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House prices in Box Hill down 41%

15022019_Property_Boxhill

House prices in Box Hill down 41%

As you would well know, we have been bearish property for more than two years, warning those who feared missing out, to be extra cautious about borrowing to buy at the peak.

If you type ‘property’ into the search bar of this blog and read some of our posts you will find a bunch of respondent’s comments suggesting that factors like immigration and population growth will ensure that property prices would not fall.

Today’s The Australian is leading with a story (see picture below) about property price falls that far exceed the national average. Box Hill in Western Sydney has declined 41.3 per cent in January year-on-year and Red Hill on Victoria’s Mornington Peninsula is down 32.5 per cent.

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We make a couple of observations. Many of the owners in the suburbs listed will now be in negative equity. JB Hi-Fi and Nick Scali will not be seeing those families in their stores any time soon. As I will write about in coming days and weeks, we are entering a period of deleveraging.

With house prices now declining substantially, the record debt is what households will turn their attention to reducing. Credit growth is already slowing and possibly faster than GDP. And that means a decline in retail spending. Unsurprisingly, that is what we are now seeing.  Big ticket items are the first to see the tide go out, and car sales are slumping. By way of example, national Mercedes sales fell 43 per cent year-on-year in November alone. Ford reported a 41 per cent decline in the same month. Retail sales slumped in January and the fashion category fell by 3.8 per cent – annualise that! Meanwhile foot traffic is plunging, and Westpac reported consumer confidence had “evaporated”.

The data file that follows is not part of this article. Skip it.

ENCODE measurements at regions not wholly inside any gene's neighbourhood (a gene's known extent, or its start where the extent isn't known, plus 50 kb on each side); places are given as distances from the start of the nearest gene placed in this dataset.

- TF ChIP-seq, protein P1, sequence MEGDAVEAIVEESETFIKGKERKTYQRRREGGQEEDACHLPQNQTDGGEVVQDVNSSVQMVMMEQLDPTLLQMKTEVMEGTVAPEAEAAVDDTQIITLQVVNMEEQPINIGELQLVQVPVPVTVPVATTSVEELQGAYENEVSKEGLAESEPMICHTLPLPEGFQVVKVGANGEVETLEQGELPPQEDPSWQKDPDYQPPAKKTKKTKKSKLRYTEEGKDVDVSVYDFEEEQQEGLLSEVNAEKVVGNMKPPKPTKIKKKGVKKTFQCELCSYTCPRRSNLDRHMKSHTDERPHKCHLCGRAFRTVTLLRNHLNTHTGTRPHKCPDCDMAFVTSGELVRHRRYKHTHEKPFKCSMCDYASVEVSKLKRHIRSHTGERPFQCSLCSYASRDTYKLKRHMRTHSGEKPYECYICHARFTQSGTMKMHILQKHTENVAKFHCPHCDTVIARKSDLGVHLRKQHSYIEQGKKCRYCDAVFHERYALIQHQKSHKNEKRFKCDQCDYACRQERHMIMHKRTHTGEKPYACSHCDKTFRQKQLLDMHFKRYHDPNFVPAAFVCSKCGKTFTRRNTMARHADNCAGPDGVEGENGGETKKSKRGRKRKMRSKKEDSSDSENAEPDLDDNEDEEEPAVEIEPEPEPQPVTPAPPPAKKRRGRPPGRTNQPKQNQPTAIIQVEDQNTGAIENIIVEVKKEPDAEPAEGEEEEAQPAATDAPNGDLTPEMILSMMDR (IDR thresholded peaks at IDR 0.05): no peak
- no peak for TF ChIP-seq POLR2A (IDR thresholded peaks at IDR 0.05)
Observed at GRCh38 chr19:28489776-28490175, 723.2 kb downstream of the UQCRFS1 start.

When you are looking for reasons for all of this just remember everything goes in cycles.  After a debt binge there must be a period of indigestion, followed by reflection. Therefore, after a great debt boom, expect it will take time for the debt to be digested and brought back to a ‘comfortable’ level.  For some that will mean slow and steady repayments, for others at the pointy end of debt-to-income, expect some forced asset sales. Whichever path is taken however to reduce debt, expect retail sales and house prices to soften in the meantime. And then expect some time to pass before any sustainable recovery occurs.

The other observation worth making is that house price falls are not occurring where owners aren’t feeling pain. At the top end of the property market there has been little change with the exception of a more cautious approach by buyers. Vendors aren’t lowering prices unless they have to and with Investment Banker bonuses never higher, the loan repayments aren’t at risk so owners don’t need to sell. And of course, there will always be buyers who can pay cash. Turnover at the top end may slow but only a financial crisis or a deep recession, that 1) causes job losses in the finance industry or 2) the private equity funding tap to turn off for trade sales, takeovers and start-ups, will bring top end home prices down.